Creating fog clouds, bubbling potions and laser light shows are some of Eric Krupkin's favorite hobbies.
With the right chemicals, a white lab coat and a simple flick of the wrist, Krupkin, 42, uses these skills to transform from an Ellicott City husband and father of two into Eric Energy, a science educator and performer putting on close to 300 shows throughout the region each year.
"I love getting the children to say 'wow' as the fog consumes the floor and creeps toward them," says Krupkin of one of the many experiments he performs for children as part of his act. "Knowing that I'm sparking their curiosity and making them want to learn more keeps me going."
While it's now his reality, this wasn't Krupkin's lifelong dream. Rather, he took an unexpected path to entrepreneurship and running his own science show business.
He didn't even major in science.
Krupkin graduated from the State University of New York at Albany with a bachelor's degree in communications and ended up moving to Florida to begin his search for a career.
"While I was down there, I interviewed for various communication, broadcasting and journalism jobs and ended up getting a job with a company doing science shows for young children," Krupkin says. "I found out by surprise that I was good at it and it was really enjoyable for me."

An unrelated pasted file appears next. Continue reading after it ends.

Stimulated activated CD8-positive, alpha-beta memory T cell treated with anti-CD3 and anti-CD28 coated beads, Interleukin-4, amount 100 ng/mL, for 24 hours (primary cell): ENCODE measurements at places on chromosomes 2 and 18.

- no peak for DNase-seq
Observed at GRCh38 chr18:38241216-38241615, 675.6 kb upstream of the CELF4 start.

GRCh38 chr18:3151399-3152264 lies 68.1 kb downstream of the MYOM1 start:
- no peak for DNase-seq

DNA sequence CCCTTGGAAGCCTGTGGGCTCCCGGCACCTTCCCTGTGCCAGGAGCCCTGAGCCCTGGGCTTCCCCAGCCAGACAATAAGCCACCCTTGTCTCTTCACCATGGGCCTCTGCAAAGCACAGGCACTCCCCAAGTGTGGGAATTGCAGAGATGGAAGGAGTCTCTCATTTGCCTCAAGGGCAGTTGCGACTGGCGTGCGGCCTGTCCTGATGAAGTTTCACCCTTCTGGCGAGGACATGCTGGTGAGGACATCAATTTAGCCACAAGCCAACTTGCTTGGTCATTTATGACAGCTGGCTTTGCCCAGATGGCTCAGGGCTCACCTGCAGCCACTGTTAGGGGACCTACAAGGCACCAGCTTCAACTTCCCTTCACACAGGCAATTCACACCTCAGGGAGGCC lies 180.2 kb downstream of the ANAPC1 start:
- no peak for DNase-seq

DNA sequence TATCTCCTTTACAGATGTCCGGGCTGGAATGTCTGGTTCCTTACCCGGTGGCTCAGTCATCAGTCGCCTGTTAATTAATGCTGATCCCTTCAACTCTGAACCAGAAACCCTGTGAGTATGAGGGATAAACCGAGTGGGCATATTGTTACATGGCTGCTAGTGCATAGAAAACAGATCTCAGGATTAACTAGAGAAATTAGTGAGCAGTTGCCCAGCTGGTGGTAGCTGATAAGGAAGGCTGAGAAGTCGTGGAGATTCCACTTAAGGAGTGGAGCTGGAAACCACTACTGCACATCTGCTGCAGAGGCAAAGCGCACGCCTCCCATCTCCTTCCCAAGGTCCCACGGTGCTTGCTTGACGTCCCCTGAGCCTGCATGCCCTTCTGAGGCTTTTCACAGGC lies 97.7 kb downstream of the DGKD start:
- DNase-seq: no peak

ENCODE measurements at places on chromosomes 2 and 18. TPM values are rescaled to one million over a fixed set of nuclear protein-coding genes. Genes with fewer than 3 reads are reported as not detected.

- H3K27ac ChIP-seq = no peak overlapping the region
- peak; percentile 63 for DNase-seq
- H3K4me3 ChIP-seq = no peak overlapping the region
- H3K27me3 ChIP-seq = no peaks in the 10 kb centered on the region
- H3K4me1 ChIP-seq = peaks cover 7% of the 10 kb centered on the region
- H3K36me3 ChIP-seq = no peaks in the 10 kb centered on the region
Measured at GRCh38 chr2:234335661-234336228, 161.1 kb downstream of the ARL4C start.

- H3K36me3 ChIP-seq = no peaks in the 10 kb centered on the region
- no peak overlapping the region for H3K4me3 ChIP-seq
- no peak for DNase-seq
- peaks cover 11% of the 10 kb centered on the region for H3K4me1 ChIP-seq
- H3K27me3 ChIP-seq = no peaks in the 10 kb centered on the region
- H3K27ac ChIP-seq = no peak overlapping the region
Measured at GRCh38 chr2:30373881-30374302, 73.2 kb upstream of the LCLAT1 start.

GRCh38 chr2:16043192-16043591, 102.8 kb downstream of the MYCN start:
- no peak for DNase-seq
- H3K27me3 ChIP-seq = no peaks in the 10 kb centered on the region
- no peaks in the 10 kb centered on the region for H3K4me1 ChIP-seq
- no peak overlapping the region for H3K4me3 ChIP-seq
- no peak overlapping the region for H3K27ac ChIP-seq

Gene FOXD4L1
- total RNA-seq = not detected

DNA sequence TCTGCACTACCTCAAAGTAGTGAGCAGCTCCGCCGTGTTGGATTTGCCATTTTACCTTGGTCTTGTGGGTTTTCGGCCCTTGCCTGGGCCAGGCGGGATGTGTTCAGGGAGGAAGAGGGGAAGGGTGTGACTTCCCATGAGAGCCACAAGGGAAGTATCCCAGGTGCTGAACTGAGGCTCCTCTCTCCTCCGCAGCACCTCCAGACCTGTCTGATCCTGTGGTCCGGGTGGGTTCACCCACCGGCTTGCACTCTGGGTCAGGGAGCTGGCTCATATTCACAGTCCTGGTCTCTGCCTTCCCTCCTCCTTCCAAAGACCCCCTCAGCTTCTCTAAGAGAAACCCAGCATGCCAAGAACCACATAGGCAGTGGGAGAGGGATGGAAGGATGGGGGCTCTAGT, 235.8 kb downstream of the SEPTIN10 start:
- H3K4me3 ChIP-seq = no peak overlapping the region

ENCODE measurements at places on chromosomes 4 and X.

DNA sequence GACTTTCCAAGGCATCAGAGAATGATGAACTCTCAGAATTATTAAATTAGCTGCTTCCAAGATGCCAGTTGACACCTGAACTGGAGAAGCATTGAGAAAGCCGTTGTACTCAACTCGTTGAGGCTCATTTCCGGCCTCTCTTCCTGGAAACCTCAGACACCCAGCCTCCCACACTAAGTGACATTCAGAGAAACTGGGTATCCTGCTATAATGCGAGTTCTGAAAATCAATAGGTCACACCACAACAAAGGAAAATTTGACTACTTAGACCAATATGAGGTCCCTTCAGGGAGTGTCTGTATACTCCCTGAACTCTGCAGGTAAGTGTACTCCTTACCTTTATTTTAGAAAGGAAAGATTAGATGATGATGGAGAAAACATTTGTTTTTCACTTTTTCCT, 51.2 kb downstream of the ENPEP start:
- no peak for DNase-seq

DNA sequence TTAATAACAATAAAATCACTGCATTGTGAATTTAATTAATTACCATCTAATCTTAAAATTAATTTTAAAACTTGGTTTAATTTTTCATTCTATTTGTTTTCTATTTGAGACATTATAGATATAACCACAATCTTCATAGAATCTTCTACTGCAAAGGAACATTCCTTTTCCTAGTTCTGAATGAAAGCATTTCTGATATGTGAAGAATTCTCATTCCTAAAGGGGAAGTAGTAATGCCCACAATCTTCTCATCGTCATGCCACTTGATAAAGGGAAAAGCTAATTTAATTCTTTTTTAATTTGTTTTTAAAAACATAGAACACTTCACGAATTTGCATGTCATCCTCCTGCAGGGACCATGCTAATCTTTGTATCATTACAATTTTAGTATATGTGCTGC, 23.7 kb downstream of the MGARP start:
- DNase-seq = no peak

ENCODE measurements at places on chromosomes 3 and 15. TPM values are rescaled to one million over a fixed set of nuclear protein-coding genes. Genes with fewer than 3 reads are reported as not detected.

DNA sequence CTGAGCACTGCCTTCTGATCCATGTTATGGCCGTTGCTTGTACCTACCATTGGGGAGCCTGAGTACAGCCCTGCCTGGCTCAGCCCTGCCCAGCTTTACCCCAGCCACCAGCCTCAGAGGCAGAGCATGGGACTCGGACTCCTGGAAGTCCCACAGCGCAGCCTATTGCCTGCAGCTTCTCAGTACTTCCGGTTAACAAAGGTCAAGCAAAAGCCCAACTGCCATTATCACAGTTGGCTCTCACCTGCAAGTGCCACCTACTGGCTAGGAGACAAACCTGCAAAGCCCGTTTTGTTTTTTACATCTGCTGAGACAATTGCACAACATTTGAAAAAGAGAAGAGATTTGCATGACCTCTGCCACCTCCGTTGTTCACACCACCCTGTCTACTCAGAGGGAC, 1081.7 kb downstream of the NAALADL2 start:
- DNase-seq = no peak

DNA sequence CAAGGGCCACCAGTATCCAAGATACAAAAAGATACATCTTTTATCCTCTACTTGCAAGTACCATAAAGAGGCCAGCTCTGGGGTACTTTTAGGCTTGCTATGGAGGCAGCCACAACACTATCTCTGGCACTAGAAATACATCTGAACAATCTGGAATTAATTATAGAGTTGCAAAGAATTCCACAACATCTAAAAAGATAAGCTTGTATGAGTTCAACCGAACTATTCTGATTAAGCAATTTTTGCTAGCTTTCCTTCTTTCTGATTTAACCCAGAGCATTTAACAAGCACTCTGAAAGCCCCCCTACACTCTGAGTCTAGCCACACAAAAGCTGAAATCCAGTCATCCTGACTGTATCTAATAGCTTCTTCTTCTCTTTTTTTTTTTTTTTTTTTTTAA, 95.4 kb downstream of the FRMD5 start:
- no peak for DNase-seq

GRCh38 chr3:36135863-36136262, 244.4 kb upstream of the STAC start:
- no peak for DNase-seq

While he was there, he ended up doing a bunch of other full-time jobs, working in retail for the educational children's toy store Zany Brainy.
But it just wasn't the same.
"Through all of that, I really missed being a scientist," Krupkin says.
That's when Eric Energy was born.
Krupkin's dad helped him come up with his stage name to give him an identity and a persona that kids could connect with.
"My goal was to pick a name that kids and parents would both remember," he says.
In 1998, he started performing Eric Energy shows part-time, using his contacts at the toy store to find clients. He then got transferred to Maryland through his job at Zany Brainy. Once the educational toy store chain closed, he worked a couple of other jobs while getting Eric Energy off the ground.